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Moon Over Louisiana!

On our summer trip, we pulled into the parking lot and right before we got out, a couple boys mooned the other van. We told the kids that was yuck and don't show your shinny hinny again. Gross! The kids know I mean business and even with just that short conversation, I am sure it will not happen again. One mom of a child that was disciplined for refusing to wear his seatbelt was upset that these kids were not punished as was her son for his action. I see the difference as we had told the parents ahead of time that we had no tolerance for noncompliance with the seatbelt rule and to me, that is a safety issue. The mooning thing- I am not sure how many trips over the years throughout the country this has not occurred! I feel confident that these boys won't do it again. The sponsors addressed the issue at the time and now one of the mothers of the mooning boys is upset we did not report this to her. So, that is the big issue, should we have come home and reported this to the parents? I say no, what is your opinion please?

Cathy from Shreveport, Louisiana


Dear Cathy,

Thanks for the email.

Wow. Isn't it funny the messes we youth workers find ourselves in. It's never the easy black and white “this is wrong, thus sayeth the Lord, and therefore you shall reap 20 lashes.”

Youth ministry is filled with choices like the one you faced, where you have to find the balance between compassion and discipline. You want God's grace and love to shine through you, but at the same time you want to be a good shepherd of the students you have, which often means dealing with the sheep's mothers and fathers. (And I've had more of those with their wool in a bunch over decisions I've made!)

My Observations:

Your actions about the seat belt sound justified. If you make a clear rule- you better follow through with it- or your rules will never be followed. And yes, safety is always one of the ones I always go to bat for.

Your grace with the “mooners” seemed heartfelt. I like that in a leader. It's very easy, especially at the end of a trip when we're tired, to lash out harshly, forgetting to have the compassion that Christ showed us. But, unfortunately, your response was scrutinized by one of the other mommy sheep (I'm really going with this sheep analogy thing!) These are tough calls. But we have to trust that God might use instances like these to sharpen us for times to come, where maybe the consequences are more than ruffled wool.

If a youth leader has a student moon someone in front of the whole group- then the one thing this leader must consider is the Ramifications of NOT doing anything. Don't get me wrong- I might have done the same thing as you- hind sight is always 20/20. The point is, you have an audience of students who are weighing the consequences of their future choices by your response. You might have communicated that clearly by your words, but kids aren't stupid, they know the difference between getting away with something and not.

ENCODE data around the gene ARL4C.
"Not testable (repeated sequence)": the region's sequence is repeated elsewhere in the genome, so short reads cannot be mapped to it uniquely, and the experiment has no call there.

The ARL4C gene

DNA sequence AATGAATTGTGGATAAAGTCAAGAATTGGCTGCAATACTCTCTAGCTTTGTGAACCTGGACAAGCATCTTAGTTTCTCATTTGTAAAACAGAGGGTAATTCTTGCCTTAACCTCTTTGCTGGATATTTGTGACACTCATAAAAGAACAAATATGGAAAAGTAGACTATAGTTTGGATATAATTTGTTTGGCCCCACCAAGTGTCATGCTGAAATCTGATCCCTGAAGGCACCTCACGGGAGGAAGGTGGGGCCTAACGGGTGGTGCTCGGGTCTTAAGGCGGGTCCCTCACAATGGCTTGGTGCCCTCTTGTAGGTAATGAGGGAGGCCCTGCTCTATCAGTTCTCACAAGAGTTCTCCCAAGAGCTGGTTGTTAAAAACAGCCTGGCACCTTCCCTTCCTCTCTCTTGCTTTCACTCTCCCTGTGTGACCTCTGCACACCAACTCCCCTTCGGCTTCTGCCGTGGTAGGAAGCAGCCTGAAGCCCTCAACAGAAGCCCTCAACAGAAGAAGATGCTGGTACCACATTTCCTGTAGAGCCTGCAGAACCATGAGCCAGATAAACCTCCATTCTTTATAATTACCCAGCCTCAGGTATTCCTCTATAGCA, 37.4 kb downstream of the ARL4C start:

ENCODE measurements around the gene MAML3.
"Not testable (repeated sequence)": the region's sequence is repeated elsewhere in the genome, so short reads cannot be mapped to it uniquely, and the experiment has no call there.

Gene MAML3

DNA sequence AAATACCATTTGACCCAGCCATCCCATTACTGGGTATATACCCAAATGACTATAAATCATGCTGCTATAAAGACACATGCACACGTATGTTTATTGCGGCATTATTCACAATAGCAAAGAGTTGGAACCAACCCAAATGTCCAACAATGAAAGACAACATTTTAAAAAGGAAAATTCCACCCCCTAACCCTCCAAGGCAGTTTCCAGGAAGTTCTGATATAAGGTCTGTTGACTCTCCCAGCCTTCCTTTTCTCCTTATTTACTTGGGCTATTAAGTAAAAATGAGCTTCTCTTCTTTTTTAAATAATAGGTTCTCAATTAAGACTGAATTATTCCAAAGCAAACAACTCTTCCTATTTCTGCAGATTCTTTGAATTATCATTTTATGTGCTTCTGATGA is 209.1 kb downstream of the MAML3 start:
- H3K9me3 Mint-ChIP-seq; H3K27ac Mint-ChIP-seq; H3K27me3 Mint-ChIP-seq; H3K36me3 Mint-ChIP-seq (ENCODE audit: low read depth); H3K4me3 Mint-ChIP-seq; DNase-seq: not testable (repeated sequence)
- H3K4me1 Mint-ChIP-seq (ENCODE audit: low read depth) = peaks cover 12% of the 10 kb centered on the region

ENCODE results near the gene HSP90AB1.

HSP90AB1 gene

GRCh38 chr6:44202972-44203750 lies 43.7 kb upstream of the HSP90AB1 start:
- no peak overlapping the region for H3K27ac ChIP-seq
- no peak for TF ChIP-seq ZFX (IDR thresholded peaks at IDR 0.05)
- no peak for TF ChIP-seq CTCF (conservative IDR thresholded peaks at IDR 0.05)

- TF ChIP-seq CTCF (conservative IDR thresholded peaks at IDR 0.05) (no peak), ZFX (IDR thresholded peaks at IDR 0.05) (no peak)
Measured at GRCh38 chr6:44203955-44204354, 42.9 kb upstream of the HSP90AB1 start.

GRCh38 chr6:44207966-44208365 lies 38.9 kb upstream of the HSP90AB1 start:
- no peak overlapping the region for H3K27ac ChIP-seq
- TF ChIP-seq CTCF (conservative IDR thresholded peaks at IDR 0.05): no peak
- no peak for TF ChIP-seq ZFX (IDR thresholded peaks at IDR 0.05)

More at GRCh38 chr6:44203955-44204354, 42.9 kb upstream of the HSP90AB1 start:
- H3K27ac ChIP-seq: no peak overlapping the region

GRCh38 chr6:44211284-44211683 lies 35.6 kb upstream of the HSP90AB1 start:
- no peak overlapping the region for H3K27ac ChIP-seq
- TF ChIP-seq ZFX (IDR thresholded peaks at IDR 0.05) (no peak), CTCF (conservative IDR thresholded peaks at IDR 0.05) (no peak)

So how can you avoid this situation? Good question. One good rule of thumb when disciplining: ALWAYS BUY YOURSELF SOME TIME! You might have considered sending them both to “your office” (or a private place) where you'll “deal with them in a minute!” This gives you time to think about what you can do to them, and at the same time, every other students see's that it was unacceptable and you took immediate action. Also- you get to handle it in private, away from ALL scrutiny. (then if any critism comes . . . deny everything!!! Just kidding!)

And of course, this issue couldn't have ended there, it had to get one step more difficult. Now the mom of the “mooner” is upset that she wasn't notified.

Again, a hard situation. But here's where you have to go to your “Parent Handling 101” toolkit. Remember the basics. Listen clearly to their complaint initially. BUT, realize, that moment IS NOT the best time for you to work it out with the parent. Why? Because if there is any way you can delay this meeting it will do two things: A. It will give you time to consider your actions, contact help or advice if you need it. B. It will give them time to cool off and be able to, idealy, deal with you rationally.

So, tell them that their point is very valid, and you need to take it into consideration for the future. Ask them if there is a time they can get together to talk about it. “Or, is there a good time to call you about this so we have some time to talk about it.” Most parents will opt for the phone call. Either way- you bought yourself some time.

If they think you're putting them off, then pray hard, listen to their objections and don't argue. If they demand a response, let them know that you would like to pray about it.

Wow . . . that's a lot of “if's' But, I bet you never guessed all this would happen when you simply told a couple of “mooners” to cut that out.

Keep up the good work. These times aren't easy, but they make you a better person.

God Bless,



Jonathan McKee

Jonathan McKee is the author of over twenty books including the brand new The Guy's Guide to FOUR BATTLES Every Young Man Must Face; The Teen’s Guide to Social Media & Mobile Devices; If I Had a Parenting Do Over; and the Amazon Best Seller - The Guy's Guide to God, Girls and the Phone in Your Pocket. He speaks to parents and leaders worldwide, all while providing free resources for youth workers on Jonathan, his wife Lori, and their three kids live in California.

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